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ERIC Number: EJ942212
Record Type: Journal
Publication Date: 2005-Nov
Pages: 11
Abstractor: As Provided
Reference Count: 29
ISSN: ISSN-1471-3802
The Effects of the Primary Movement Programme on the Academic Performance of Children Attending Ordinary Primary School
Jordan-Black, Julie-Anne
Journal of Research in Special Educational Needs, v5 n3 p101-111 Nov 2005
The present study investigated the prevalence of a primary reflex (the Asymmetrical Tonic Neck Reflex) in children attending ordinary primary school and how this related to attainments in a number of academic areas. The effectiveness of a specific movement intervention programme in reducing primary reflex persistence and improving academic attainment was also evaluated. A comparative study of the progress of 683 children over a two-year period from Years 3 and 5, who completed an intervention programme known as Primary Movement, was carried out using the relative attainments of children at the same schools and standardised scores as baseline and follow-up measures. A second, quasi-experimental study followed the progress of four parallel groups in each of two large schools with the experimental side completing the movement intervention programme while the other side acted as the control. It was found that ATNR persistence was significantly associated with level of attainments in reading, spelling and mathematics and that boys were more at risk than girls for ATNR persistence. In both studies, it was found that the movement intervention programme had a very significant impact on reducing the levels of ATNR persistence in children and that this was associated with very significant improvements in reading and mathematics, in particular. This research provides further evidence of a link between the attainment of core educational skills and the interference that may result from an underlying developmental deficit. The effectiveness of the intervention programme in reducing ATNR persistence and in increasing academic attainments suggests that this programme could be used to complement other strategies that have been shown to have a positive effect on children's learning.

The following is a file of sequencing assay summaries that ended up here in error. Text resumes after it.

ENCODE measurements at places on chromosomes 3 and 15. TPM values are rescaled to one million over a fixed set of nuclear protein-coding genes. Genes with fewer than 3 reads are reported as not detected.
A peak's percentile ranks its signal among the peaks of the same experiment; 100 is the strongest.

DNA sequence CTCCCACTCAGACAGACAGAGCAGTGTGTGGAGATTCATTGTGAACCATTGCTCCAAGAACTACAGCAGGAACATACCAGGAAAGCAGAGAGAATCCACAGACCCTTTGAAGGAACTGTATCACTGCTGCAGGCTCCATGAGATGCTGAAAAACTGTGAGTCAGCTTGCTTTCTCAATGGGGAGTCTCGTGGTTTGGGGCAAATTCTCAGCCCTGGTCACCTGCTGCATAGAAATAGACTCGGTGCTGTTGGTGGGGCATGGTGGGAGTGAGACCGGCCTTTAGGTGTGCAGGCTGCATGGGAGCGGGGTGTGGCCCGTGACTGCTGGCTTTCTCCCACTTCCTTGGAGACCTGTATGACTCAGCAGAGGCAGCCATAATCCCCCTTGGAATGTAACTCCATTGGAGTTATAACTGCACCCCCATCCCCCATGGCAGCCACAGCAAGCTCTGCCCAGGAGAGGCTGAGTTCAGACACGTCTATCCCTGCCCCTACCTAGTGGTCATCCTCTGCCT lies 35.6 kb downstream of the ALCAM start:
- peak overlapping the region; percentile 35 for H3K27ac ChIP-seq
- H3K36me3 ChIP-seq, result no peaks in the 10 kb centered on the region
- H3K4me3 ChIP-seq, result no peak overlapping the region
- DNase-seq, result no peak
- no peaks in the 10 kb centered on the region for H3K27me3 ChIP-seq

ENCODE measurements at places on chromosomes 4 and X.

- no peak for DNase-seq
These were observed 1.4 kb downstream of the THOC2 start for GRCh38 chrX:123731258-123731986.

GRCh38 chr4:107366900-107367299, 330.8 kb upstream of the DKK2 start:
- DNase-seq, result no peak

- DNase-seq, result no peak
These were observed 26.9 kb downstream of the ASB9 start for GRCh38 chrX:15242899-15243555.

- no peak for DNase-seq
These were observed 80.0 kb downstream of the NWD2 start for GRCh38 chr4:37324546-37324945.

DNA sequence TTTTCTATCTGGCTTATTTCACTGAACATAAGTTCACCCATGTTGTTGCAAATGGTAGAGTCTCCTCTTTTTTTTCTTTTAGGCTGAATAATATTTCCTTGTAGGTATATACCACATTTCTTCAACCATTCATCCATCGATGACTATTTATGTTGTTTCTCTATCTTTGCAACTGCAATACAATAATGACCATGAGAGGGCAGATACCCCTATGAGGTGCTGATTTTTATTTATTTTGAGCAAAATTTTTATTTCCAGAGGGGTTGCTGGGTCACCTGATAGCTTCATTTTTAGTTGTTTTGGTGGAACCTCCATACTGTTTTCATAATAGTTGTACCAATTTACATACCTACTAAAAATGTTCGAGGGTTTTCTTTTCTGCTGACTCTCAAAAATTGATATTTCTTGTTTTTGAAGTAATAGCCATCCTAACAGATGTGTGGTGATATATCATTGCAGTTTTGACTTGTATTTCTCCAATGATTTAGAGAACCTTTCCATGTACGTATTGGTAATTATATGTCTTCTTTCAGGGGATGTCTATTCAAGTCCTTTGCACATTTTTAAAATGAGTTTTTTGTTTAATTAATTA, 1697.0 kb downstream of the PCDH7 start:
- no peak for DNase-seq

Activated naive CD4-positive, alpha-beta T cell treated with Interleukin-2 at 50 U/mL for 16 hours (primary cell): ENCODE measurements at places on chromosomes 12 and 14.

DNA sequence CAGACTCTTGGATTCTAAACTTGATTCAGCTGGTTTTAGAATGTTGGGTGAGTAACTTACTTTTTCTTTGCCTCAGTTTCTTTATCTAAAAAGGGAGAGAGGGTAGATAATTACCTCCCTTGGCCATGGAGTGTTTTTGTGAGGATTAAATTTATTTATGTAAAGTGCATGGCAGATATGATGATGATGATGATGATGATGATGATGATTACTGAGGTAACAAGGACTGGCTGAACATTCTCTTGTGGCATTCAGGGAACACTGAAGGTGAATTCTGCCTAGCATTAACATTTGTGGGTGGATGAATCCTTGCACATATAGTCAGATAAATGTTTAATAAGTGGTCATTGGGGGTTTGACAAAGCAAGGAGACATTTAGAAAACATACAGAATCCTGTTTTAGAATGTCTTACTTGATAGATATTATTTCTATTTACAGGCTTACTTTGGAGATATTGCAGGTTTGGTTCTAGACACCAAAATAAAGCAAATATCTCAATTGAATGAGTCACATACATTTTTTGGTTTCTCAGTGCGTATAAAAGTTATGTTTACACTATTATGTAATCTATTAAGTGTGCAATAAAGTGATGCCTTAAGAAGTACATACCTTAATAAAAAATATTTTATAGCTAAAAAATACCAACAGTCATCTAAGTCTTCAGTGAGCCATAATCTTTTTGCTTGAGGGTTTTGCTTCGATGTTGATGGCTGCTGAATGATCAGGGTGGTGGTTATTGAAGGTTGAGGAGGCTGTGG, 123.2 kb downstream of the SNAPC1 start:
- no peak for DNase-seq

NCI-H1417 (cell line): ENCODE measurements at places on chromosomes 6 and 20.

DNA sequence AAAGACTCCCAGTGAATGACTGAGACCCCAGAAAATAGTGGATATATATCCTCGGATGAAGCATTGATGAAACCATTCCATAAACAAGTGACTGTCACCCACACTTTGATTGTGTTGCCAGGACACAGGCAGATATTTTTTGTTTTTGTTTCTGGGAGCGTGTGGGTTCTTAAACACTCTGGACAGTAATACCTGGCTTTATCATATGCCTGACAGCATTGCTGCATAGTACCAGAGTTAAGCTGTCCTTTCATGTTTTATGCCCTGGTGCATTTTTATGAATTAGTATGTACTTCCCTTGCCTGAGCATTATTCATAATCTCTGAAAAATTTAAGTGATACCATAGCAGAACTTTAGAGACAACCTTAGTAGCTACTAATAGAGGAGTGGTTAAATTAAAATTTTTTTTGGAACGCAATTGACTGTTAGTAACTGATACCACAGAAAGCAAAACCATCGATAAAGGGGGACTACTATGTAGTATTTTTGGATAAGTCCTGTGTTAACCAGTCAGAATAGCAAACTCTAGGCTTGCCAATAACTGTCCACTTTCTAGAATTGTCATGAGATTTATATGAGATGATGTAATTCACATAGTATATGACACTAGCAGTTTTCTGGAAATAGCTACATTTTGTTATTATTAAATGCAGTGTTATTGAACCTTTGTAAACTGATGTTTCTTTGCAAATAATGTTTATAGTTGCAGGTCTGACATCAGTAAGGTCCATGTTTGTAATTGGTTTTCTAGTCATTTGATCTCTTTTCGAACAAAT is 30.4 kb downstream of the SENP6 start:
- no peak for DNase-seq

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Publication Type: Journal Articles; Reports - Research
Education Level: N/A
Audience: N/A
Language: English
Sponsor: N/A
Authoring Institution: N/A